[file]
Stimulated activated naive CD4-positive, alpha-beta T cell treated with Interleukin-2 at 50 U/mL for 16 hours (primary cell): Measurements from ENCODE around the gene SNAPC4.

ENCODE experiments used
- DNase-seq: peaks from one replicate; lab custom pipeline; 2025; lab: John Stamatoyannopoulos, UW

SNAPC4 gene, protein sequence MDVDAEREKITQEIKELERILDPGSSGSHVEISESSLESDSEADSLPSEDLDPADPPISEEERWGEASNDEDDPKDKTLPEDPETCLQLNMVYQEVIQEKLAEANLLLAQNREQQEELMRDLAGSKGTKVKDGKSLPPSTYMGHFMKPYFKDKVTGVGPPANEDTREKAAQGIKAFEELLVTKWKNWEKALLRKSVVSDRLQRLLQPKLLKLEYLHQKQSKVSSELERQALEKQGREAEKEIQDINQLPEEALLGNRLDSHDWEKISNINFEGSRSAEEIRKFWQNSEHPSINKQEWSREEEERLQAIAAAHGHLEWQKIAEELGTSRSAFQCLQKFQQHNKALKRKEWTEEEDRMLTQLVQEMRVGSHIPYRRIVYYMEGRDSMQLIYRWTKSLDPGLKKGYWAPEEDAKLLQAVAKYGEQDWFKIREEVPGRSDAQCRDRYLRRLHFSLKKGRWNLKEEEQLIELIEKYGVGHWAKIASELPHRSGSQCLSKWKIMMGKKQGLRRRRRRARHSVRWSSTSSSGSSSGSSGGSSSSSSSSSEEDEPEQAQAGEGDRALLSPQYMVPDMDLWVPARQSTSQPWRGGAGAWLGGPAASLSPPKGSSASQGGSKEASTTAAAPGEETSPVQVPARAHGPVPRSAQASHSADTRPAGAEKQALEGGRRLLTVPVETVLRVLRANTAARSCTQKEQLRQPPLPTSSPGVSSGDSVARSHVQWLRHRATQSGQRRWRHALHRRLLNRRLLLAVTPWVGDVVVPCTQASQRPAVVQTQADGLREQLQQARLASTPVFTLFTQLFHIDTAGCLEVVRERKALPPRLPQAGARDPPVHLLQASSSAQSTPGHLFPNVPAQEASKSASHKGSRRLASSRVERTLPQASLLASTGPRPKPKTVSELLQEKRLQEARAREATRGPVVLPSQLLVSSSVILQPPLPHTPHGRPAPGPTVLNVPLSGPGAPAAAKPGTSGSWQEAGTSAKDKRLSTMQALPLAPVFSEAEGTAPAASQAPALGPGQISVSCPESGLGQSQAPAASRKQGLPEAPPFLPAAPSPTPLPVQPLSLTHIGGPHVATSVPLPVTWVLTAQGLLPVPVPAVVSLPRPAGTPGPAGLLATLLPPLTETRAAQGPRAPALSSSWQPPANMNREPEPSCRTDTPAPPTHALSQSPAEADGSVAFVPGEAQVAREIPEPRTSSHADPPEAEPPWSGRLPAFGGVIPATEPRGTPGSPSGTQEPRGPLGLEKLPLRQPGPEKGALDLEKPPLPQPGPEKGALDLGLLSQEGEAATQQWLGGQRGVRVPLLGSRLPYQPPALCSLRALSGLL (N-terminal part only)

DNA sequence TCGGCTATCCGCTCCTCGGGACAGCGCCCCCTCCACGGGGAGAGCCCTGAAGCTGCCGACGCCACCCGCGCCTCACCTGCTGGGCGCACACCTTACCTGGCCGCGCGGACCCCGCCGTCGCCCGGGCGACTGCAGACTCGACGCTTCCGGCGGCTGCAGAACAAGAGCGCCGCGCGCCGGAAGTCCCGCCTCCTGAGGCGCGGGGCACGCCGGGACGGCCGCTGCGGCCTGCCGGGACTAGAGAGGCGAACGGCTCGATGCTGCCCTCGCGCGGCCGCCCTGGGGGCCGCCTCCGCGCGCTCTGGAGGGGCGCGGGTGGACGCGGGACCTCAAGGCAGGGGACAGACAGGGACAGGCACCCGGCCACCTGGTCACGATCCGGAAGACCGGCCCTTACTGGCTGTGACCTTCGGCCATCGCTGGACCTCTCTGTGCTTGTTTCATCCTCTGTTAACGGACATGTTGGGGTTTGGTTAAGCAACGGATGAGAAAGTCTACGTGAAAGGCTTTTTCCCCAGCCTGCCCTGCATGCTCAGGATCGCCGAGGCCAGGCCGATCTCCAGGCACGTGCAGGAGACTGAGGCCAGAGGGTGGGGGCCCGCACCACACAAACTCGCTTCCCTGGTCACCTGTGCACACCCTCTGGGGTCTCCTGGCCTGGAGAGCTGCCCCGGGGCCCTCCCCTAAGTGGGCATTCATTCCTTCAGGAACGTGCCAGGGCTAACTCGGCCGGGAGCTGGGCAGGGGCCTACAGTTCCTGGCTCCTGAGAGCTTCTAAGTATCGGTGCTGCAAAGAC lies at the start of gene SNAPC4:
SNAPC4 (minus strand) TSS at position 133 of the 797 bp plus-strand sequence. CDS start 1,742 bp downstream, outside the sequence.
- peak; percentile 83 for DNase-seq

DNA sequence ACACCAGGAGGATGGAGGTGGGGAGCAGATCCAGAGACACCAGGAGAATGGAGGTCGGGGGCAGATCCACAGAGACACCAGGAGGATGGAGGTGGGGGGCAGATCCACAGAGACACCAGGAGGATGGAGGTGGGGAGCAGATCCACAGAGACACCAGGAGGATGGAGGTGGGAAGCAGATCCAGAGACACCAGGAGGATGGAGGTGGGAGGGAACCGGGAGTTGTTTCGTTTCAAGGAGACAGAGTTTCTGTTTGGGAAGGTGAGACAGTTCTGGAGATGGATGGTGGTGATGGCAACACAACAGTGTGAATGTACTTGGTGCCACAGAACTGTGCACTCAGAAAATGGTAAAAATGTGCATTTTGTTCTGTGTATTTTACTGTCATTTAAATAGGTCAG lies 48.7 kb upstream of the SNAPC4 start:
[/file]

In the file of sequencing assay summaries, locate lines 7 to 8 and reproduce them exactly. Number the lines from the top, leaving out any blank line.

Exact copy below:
- peak; percentile 83 for DNase-seq

DNA sequence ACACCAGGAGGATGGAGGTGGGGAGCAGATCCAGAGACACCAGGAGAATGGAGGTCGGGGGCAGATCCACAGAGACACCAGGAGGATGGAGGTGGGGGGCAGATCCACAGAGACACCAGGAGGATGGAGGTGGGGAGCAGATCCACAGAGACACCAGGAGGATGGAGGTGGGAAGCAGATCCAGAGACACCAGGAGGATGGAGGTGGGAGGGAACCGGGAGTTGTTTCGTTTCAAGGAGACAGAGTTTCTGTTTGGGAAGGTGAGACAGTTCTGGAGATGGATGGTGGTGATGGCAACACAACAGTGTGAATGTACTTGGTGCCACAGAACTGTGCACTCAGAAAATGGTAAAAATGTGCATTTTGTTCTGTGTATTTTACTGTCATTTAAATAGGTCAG lies 48.7 kb upstream of the SNAPC4 start: